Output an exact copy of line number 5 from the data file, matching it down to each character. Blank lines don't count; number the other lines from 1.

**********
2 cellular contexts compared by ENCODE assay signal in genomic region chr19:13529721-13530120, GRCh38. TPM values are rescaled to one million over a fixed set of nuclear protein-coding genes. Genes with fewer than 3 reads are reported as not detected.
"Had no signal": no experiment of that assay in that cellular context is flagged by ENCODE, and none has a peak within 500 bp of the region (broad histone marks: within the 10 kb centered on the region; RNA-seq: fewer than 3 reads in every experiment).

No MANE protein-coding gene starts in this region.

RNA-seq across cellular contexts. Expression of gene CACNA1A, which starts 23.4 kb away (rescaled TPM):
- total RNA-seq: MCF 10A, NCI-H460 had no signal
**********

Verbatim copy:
- total RNA-seq: MCF 10A, NCI-H460 had no signal